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Persona 3: FES

Posted on June 19 2021

Persona 3 Key Art

This post will only contain major Persona 3 spoilers beyond the horizontal divider. Anything before that and you should be good. Also the game is pretty old.

Right, so first of all, let's talk about the first ten minutes. Absolutely wild. Completely deranged. Please watch it. No seriously, I know it's five minutes long, but it's an absolute trip.

Seriously, what on Earth is going on? You have to understand, I had some form of expectations going in here. A gentle 'transfer student on the train gets introduced to his new school' perhaps. Maybe some hints at the magical world of Persona that is to come. I didn't expect... whatever that was.

This opening really sets Persona 3 apart from its two sequels, which is fitting because the entire game feels different somehow. It feels like a prototype: an artefact that has been limited by technology, budget and scope and yet still shines through with its own brilliant individuality. The themes of both Persona 4 and 5 are noble: the truth and rebellion respectively. Persona 3 is different. Persona 3 is about facing death.

In this world, you summon your Persona (Pokémon) by shooting yourself in the head. You fight in the Dark Hour - a secret hour after midnight where deadly shadows roam the streets; normal citizens become frozen in coffins and the sky turns a pale shade of green. Each game does a great job at conveying its style through these moments and Persona 3 is no exception. There's nothing quite like it. It's a true PlayStation 2 JRPG aesthetic.

Unfortunately, the novelty of this wears off rather quickly. A significant part of Persona 3 feels aimless. The story takes a long, long time to get going and the characters are not compelling or likeable at all (more on this later). You aren't given much motivation to press on, aside from the fact that this is a Persona game and you're probably going to get to fight God at the end and I am never, ever going to turn an opportunity like that down.

It's a game split into two halves. A JRPG where you fight monsters and level up your personas (Pokémon). And a dating-sim-like where you go to high school and hang out with the boys, do homework and help an old couple come to terms with the death of their son. The usual stuff.

It's with this that the criticisms begin. Persona 3 feels like a prototype for the two sequels and not in a good way. You can tell they were trying to figure things out. The social links are not intriguing. You can't form links with your party (kinda) and it's with this game where the social links feel most disconnected from where they're meant to help. While forming bonds with your party members in Persona 4: Golden could improve their skills in combat and Persona 5's confidants could outright turn the tide of battle, Persona 3 has little impact here before the late game. Combat and social links may as well be two opposite matters.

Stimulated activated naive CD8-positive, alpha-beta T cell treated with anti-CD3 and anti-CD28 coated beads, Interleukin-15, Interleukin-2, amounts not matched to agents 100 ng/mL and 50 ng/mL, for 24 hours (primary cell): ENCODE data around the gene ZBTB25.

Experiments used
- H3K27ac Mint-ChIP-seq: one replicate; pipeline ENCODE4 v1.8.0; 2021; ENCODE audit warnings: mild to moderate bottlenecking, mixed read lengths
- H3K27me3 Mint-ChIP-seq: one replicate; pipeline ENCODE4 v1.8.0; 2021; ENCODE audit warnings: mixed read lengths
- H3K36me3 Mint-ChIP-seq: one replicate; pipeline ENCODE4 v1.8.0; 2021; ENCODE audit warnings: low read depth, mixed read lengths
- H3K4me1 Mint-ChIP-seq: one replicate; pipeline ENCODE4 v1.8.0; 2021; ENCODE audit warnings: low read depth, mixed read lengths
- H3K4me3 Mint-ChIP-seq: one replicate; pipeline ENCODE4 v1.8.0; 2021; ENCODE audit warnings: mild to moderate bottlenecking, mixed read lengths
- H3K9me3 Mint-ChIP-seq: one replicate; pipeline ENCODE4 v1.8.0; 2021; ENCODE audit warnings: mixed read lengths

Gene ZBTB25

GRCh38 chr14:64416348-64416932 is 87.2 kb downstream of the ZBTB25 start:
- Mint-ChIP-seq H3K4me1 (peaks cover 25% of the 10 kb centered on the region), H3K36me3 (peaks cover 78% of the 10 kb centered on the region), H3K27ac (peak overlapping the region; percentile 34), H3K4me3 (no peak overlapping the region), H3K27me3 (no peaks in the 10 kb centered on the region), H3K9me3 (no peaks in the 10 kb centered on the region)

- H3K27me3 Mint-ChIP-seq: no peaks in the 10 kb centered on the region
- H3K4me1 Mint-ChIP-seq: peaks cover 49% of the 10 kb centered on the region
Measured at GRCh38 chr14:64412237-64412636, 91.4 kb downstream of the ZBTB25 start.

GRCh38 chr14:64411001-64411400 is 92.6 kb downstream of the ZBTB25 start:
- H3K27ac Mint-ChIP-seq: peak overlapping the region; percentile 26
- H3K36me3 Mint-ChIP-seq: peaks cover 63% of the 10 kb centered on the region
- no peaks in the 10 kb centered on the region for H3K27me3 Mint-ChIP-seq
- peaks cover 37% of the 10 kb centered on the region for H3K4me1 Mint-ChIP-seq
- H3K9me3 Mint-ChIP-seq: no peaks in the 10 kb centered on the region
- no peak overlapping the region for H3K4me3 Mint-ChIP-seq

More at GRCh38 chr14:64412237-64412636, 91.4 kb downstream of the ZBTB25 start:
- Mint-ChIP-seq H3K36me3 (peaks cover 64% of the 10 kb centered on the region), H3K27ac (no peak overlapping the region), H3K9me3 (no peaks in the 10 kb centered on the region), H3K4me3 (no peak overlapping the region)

And unfortunately Persona 3's combat is not off to a good start. You can't control individual party members. Ridiculous! I've spent two games having complete control over what kind of hat Naoto gets to wear and all of a sudden I have nothing? No control over how they level up? No control over their skills? Their choice of who to attack? I can't provide any excuse. It's one of the most frustrating parts of the game to me. Your party members often specifically try and do the dumbest thing imaginable. There is a tactics system that provides you limited control, but it's just that. It was one of the biggest shocks to me coming from 4 and 5.

A screenshot of Yukari saying 'I went along with it, without really udnerstanding what was going on... But now, I need to know.' This pretty much sums up the first half of Persona 3

Your dungeon of choice this time is neither the palaces of the corrupt nor the oppressive fog of the TV world, but the mysterious tower of Tartarus. It looms above all in the Dark Hour, each floor filled to the brim with deadly shadows. It works very much in the same way that Persona 4's dungeons do, but I actually think 3 does it better. Tartarus is a marathon; the only dungeon of Persona 3. It's the focal point of the entire game and there's a certain charm to it, the winding corridors, the ghostly shadows, the haunting music that changes the closer you get to the top. I'm not big on the JRPG elements of this JRPG, but I did like Tartarus.

All of this lulls you into a false sense of security. It makes you think that the game isn't going to be very good. For the first half, or maybe first two thirds, it feels very standard. A Persona game that isn't quite there, because the developers don't know what they're actually making yet. Then the game tricks you.

Then something happens.

Each Persona game has a fall from grace if you will. A moment where our heroes are at their lowest point - a moment where they are not as untouchable as they believe. It's your typical death and rebirth point on that stupid journey wheel thing where our characters will suffer a setback and become stronger and more resolved for it.

Though this one is a pretty tough setback.

In Persona 3, one of your party members dies. This isn't something that happens in any of the other games and it hit me like nothing else. At the precise point that I was convinced I was going to be done with this game - the precise point that I was getting ready to slog it to the end, Persona 3 pulls this on you and it's simply horrific. There's a cutscene and everything. You get to look into the terrified eyes of Ken - a ten year old boy as he watches the man he wanted to kill die before him. Like, holy fuck. Remember, this is all on the backdrop of Persona 3's theme of death. You had a feeling it might be coming, but it's so visceral. It's not gratuitous or anything - you simply get to watch a man who is tired of it all die.